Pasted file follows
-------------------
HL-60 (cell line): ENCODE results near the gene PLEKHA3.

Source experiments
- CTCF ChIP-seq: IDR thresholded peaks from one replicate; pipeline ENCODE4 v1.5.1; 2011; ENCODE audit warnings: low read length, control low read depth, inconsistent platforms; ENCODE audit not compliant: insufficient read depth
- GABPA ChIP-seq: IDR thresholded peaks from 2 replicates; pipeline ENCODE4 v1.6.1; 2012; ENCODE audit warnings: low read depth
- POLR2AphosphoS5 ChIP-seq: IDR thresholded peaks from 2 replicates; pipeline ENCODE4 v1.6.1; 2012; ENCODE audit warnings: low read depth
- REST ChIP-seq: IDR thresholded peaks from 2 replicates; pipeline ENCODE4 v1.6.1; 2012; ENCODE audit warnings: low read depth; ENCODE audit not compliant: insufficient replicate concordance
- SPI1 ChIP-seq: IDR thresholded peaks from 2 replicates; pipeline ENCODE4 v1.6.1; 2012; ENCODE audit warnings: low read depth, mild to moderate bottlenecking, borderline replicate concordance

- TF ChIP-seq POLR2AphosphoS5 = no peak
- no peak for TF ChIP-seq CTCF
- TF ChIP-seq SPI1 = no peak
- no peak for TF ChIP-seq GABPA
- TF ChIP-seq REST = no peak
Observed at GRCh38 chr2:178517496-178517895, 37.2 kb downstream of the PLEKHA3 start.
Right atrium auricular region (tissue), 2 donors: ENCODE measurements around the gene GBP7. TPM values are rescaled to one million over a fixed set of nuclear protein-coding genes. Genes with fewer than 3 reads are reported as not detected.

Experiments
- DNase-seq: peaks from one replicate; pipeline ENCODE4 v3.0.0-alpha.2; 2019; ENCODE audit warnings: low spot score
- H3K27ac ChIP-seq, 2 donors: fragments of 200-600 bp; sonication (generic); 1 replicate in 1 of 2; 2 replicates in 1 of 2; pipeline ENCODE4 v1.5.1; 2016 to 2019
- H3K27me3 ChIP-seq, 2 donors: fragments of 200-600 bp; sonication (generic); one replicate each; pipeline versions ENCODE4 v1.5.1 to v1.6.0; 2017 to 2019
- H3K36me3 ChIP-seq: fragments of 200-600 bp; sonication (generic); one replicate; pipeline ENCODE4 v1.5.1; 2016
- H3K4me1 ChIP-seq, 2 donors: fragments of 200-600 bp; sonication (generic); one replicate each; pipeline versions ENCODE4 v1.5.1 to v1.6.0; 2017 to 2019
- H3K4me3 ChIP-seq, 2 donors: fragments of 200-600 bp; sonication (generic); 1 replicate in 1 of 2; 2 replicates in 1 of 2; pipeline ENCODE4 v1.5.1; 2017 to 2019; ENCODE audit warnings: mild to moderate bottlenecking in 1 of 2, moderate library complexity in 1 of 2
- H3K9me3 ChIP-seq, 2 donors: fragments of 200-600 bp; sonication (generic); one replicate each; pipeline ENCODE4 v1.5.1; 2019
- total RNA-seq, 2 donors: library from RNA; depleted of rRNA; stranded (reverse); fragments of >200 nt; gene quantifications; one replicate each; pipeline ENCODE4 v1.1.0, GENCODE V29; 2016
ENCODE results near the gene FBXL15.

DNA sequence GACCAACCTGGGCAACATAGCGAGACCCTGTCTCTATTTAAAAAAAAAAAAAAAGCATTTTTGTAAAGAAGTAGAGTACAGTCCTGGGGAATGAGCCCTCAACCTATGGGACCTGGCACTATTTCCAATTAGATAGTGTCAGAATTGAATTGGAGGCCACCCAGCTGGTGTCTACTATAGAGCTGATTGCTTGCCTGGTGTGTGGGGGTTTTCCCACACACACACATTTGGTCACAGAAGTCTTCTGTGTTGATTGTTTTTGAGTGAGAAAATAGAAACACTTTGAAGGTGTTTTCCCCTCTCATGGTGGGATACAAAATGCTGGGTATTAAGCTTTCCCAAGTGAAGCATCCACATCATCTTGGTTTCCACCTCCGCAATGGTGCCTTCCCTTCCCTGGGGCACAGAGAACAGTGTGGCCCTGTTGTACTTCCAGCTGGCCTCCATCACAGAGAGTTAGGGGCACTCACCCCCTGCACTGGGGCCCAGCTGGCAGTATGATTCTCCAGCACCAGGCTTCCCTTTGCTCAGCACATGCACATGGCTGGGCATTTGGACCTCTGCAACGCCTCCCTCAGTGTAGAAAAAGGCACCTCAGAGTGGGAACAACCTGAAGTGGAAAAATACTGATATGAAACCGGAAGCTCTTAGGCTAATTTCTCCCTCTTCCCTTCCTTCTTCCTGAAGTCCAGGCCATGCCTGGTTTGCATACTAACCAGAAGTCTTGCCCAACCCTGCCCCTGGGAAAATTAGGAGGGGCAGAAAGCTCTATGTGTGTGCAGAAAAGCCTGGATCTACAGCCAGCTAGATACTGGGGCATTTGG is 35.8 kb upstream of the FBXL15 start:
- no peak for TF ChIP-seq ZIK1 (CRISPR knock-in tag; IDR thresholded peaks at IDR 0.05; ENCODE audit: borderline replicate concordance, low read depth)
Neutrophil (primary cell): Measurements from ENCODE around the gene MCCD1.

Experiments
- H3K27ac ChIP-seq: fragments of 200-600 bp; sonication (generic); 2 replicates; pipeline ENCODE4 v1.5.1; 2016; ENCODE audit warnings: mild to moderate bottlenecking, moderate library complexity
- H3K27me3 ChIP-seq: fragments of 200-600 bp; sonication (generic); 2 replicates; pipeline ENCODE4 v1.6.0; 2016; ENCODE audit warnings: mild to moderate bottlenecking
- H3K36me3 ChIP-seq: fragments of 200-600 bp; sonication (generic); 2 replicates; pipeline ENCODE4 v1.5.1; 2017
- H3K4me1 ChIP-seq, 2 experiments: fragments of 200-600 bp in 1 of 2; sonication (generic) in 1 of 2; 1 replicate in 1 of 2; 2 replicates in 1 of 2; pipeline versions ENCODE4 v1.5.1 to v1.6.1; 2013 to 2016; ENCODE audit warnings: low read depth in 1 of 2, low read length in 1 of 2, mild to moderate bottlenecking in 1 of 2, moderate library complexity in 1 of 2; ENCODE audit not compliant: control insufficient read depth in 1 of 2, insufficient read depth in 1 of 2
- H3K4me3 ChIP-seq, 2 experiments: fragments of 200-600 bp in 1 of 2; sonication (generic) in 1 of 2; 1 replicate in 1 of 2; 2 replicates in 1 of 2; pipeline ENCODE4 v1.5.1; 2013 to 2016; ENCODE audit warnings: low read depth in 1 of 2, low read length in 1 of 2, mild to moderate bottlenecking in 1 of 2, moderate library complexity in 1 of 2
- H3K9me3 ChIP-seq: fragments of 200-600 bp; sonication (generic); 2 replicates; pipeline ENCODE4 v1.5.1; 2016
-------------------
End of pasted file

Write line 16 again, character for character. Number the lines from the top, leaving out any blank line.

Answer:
- DNase-seq: peaks from one replicate; pipeline ENCODE4 v3.0.0-alpha.2; 2019; ENCODE audit warnings: low spot score